America's love affair with the game show

Hype and glitter don't equal lasting success in the television game. For the longest-running shows, the audience is the thing.

The answer is: easy rules, everyday contestants, a charismatic host, and just enough twists to keep it fresh.

The question?

"What is the perfect formula for creating a long-running television game show?"

"Jeopardy!" fans have long been familiar with the venerable quiz show's counterintuitive - but catchy - answer-then-question format. Now that the erudite and unflappable Ken Jennings has captured the imagination of a whole new legion of viewers with his unprecedented million-dollar-plus winning streak, the war horse is creating a fresh pop-culture buzz.

In the fickle world of television where genres like westerns come and go and sitcoms are trumped by gross-out reality shows, game shows have managed to find perennial appeal. These shows have always been the cheapest game in town - a host, a set, and some prizes are the components shared by classic programs such as "Wheel of Fortune," "The Price Is Right," and, of course, "Jeopardy!"

"Other than the winners, you're not paying the talent," says Marc Berman, senior television writer at Mediaweek. "What's not to like from the producer's point of view?"

People line up in droves to be on the shows for the same reason audiences stick with the tried and true formats. "Everybody likes things they can relate to, and these shows give just enough of that to feed the dream," Mr. Berman says. "That could be me, I could win that money. And the truth is, it could be you. That's why these shows are so enduring."

But the most vital ingredient of a long-living game show may well be the audience.

So, what is it that keeps those faithful millions, with each new generation learning from their elders how to play, tuning in to 500-plus shows over the decades?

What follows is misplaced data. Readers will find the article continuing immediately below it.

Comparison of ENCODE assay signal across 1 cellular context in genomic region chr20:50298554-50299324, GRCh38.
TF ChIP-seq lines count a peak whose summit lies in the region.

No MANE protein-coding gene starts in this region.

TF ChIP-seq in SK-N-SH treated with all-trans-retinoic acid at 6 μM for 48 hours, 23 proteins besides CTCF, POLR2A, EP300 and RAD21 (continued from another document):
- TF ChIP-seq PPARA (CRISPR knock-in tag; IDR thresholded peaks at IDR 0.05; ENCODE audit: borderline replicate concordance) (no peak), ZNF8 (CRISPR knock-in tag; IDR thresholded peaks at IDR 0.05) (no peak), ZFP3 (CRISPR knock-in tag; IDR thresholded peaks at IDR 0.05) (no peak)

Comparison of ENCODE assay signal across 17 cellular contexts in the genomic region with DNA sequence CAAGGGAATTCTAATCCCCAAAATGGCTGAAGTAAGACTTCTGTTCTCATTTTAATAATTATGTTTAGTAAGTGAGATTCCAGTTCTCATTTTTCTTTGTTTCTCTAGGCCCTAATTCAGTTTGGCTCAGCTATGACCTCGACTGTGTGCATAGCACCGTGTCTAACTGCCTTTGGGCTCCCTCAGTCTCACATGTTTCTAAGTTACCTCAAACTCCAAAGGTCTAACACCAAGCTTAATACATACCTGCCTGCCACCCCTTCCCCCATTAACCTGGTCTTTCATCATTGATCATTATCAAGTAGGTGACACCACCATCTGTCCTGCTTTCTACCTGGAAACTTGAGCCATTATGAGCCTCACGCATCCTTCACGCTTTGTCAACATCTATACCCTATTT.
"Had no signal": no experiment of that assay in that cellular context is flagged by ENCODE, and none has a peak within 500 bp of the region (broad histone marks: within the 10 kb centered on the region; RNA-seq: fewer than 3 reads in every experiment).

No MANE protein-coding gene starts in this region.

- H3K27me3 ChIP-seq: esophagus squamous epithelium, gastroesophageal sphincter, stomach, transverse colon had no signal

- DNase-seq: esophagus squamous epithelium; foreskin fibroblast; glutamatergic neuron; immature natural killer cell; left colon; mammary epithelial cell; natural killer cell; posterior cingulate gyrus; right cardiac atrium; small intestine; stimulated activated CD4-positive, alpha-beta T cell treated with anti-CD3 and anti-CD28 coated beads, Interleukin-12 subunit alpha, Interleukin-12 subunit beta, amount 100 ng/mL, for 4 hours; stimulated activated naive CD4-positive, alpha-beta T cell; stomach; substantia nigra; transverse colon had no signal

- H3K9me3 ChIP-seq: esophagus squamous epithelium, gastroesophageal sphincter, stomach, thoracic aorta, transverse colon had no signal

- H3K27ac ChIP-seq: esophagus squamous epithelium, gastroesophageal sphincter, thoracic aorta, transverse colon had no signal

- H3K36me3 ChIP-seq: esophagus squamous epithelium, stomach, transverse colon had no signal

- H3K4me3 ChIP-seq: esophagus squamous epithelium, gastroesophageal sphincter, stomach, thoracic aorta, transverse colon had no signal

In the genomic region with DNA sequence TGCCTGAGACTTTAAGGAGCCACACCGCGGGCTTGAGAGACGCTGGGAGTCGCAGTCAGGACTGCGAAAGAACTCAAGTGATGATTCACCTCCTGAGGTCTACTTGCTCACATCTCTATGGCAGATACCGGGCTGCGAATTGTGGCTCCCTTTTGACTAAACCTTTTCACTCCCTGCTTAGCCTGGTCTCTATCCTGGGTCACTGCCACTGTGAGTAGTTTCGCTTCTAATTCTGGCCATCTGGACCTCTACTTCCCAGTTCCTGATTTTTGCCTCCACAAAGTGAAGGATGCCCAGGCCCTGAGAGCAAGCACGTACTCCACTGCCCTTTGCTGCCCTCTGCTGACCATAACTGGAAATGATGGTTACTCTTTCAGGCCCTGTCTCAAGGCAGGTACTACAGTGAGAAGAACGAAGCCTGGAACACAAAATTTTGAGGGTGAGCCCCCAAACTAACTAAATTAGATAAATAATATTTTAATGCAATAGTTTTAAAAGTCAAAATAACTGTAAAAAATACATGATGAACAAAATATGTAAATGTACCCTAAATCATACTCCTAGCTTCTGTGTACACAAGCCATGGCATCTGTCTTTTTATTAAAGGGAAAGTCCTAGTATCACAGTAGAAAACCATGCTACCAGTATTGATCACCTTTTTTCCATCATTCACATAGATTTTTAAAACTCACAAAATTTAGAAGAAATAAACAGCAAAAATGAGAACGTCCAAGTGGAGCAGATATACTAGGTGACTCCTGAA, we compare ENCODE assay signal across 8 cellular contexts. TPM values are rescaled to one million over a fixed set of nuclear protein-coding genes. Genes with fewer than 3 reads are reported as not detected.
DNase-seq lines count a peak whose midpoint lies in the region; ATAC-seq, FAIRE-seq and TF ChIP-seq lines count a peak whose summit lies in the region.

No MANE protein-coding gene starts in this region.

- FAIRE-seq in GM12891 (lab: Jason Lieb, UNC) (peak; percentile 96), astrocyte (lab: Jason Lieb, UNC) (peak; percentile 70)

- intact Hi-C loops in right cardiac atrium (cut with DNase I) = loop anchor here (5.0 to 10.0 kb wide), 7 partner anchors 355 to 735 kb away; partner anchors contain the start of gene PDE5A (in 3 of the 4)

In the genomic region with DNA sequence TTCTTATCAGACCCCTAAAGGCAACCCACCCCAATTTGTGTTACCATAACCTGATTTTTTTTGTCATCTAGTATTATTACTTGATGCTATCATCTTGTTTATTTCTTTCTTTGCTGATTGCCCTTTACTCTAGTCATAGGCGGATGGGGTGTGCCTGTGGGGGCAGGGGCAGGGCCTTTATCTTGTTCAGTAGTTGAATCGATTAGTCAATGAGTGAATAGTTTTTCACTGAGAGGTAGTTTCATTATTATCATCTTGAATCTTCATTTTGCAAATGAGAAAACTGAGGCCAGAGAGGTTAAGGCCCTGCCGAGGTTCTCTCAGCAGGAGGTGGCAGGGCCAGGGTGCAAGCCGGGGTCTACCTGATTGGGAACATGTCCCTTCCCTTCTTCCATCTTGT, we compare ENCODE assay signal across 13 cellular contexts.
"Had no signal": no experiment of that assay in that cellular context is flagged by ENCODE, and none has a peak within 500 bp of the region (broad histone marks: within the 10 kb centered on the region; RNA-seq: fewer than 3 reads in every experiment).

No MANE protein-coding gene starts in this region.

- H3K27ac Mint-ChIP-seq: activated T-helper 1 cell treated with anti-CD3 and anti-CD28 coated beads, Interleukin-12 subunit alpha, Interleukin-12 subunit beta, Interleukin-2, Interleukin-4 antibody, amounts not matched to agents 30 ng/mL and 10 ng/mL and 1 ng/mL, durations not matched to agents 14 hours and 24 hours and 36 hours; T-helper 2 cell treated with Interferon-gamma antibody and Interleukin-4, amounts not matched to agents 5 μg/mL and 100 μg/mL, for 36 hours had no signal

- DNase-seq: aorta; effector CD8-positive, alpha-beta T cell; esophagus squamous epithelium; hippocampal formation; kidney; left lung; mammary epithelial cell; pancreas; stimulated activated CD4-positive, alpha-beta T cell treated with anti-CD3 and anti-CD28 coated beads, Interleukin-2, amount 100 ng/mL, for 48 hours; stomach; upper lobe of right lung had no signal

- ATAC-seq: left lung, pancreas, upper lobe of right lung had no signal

"They're fun, they're not too hard, and we've always watched them with my family," says Damon Burnley, a 30-something personal bodyguard. His family moved to Los Angeles from Nicaragua when he was 4, and he says the shows helped them bond while they learned English. "My sisters and my mom and I all watched them together, all the time," he says.

Now a father, this University of Southern California graduate doesn't miss a day of his favorite shows. "I still watch 'Jeopardy!' and 'Wheel [of Fortune]' every day," he laughs, falling silent as several men walk by with a curious look. He adds quietly, "If I can't get home in time, I have my wife tape the shows for me. We went out and got a DVR [digital video recorder] so she could get 'em all."

This kind of passion is not unusual in the typical game-show fan, say media mavens. "These shows are real people watching real people," says Ed Martin, programming editor for the Myers Report, an industry newsletter. "They're the original reality shows and they date from the earliest days of television," he says. Most of the first TV game shows - "What's My Line?," "Beat the Clock," "You Bet Your Life" - date from the radio era and launched on television with a fan base already in place.

"The difference these shows have from all the new so-called reality shows is that these game shows are reasonable people all doing reasonable things," he says. Most people can't relate to stunts on "Fear Factor" such as eating cockroaches or jumping from moving boats. While those shows do have a following, "I don't really hear people talking about those extreme challenge shows right now," Mr. Martin adds. "Whereas, I know there is still a big, regular audience that has always watched and still watches the old game shows."

"People love games," is the simplest answer, says Mr. Berman of Mediaweek. "They love to watch other people play games where they can play along," he adds. The interaction empowers people, says Berman, so they keep tuning in.

Loyal fans are key to these shows' longevity. Audiences hang in there, even if they never want to be on one. The burly Mr. Burnley takes a step backward, just at the thought. "I do not," he says, repeating himself for emphasis, "do not want to go on those shows. I couldn't possibly answer questions in front of all that live audience. I couldn't stand to be out in front like that.

"But," he adds, "that doesn't mean I don't think about it. Every time I watch, I say to myself, 'that could be me.' And I know I'm right."

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